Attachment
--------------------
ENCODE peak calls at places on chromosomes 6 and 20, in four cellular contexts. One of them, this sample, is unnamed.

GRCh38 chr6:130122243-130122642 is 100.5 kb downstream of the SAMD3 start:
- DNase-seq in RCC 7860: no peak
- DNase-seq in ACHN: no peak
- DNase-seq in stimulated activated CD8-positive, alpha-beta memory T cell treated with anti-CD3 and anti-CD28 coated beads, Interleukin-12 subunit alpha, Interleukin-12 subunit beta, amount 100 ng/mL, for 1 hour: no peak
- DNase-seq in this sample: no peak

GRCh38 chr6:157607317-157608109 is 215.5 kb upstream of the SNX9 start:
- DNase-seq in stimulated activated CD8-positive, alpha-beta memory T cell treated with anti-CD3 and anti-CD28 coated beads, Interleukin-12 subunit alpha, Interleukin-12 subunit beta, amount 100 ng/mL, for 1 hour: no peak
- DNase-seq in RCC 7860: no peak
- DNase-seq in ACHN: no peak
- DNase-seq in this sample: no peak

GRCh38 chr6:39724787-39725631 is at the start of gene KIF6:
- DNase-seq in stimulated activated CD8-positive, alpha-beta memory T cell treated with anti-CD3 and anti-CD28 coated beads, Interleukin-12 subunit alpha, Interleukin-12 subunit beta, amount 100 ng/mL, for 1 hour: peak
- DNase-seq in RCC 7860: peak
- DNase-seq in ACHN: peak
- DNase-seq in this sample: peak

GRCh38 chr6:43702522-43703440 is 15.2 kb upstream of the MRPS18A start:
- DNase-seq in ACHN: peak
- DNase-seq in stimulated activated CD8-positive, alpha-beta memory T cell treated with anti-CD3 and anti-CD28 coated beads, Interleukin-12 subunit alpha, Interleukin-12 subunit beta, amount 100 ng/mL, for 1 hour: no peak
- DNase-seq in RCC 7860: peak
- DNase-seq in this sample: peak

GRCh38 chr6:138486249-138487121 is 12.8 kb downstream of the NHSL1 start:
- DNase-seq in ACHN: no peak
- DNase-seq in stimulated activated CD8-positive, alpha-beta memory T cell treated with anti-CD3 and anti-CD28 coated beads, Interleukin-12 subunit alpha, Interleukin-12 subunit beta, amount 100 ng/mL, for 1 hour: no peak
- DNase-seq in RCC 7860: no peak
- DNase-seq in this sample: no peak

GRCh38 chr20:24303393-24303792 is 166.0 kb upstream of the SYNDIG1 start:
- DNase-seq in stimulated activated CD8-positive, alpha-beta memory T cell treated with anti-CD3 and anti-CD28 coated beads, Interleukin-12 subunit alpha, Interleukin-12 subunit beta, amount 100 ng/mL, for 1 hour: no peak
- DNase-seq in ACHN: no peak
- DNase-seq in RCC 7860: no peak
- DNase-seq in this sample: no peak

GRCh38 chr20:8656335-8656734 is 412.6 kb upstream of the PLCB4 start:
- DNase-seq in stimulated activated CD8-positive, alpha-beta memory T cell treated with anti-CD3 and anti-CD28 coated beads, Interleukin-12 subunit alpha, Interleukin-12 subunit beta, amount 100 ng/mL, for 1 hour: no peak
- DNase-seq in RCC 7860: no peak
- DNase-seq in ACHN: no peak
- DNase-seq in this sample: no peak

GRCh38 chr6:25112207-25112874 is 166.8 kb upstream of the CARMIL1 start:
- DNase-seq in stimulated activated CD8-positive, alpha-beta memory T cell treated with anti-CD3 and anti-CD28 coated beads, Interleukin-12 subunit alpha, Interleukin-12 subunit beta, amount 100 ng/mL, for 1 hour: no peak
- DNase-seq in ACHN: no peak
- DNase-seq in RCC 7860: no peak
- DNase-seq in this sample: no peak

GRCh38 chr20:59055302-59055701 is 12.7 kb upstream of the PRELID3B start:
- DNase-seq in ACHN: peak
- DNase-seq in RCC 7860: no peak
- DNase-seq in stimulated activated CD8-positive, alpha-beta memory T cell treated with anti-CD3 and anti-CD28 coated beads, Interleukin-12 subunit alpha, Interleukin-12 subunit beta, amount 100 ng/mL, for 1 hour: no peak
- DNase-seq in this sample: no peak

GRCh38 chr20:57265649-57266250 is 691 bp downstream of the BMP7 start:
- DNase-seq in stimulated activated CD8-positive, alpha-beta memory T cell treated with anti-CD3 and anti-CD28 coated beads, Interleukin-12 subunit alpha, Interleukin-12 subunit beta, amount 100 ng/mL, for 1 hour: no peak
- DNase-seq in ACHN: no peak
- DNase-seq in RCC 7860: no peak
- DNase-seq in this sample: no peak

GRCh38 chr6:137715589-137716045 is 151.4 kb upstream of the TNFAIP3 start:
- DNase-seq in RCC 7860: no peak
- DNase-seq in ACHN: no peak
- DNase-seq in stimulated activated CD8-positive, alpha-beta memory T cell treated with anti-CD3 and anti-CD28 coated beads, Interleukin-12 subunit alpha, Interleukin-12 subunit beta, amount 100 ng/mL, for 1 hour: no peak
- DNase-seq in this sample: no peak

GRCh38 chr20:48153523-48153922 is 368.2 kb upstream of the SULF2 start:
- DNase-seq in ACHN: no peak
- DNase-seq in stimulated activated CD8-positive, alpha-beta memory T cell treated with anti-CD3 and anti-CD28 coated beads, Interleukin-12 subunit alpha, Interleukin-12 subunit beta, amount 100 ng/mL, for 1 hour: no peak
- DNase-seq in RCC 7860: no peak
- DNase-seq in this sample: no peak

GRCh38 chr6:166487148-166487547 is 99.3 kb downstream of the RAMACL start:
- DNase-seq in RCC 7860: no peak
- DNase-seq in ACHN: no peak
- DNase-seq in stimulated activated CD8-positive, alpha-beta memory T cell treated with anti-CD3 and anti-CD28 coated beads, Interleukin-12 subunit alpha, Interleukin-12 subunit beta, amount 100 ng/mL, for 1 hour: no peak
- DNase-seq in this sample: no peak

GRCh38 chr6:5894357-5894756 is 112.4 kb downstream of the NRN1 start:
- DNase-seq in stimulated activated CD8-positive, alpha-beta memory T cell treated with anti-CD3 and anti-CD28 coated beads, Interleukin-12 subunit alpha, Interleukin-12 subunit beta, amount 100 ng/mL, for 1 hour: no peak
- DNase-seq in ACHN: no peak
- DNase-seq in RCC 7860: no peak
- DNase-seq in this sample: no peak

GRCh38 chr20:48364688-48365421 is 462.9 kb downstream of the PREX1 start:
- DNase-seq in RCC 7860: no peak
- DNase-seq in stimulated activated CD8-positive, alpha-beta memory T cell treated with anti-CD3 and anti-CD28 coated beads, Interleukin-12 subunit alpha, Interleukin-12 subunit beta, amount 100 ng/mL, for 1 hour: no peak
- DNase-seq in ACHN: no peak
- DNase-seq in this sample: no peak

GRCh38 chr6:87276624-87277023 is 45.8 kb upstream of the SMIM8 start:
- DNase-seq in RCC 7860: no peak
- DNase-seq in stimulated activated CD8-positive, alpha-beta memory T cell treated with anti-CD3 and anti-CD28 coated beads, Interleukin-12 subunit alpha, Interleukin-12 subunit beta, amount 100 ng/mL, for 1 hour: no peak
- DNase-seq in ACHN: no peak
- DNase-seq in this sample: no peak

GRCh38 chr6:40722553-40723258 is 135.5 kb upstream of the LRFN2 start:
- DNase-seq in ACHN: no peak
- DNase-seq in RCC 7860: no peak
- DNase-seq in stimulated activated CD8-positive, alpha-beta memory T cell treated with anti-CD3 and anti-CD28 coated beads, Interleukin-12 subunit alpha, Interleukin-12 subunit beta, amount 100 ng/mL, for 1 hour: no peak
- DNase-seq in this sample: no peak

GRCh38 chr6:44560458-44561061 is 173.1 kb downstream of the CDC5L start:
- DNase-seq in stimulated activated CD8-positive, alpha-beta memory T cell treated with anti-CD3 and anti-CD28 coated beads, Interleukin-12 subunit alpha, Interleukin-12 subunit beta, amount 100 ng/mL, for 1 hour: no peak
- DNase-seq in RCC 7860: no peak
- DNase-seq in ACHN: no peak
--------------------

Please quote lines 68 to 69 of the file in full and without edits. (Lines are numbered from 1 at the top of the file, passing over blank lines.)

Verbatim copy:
- DNase-seq in stimulated activated CD8-positive, alpha-beta memory T cell treated with anti-CD3 and anti-CD28 coated beads, Interleukin-12 subunit alpha, Interleukin-12 subunit beta, amount 100 ng/mL, for 1 hour: no peak
- DNase-seq in ACHN: no peak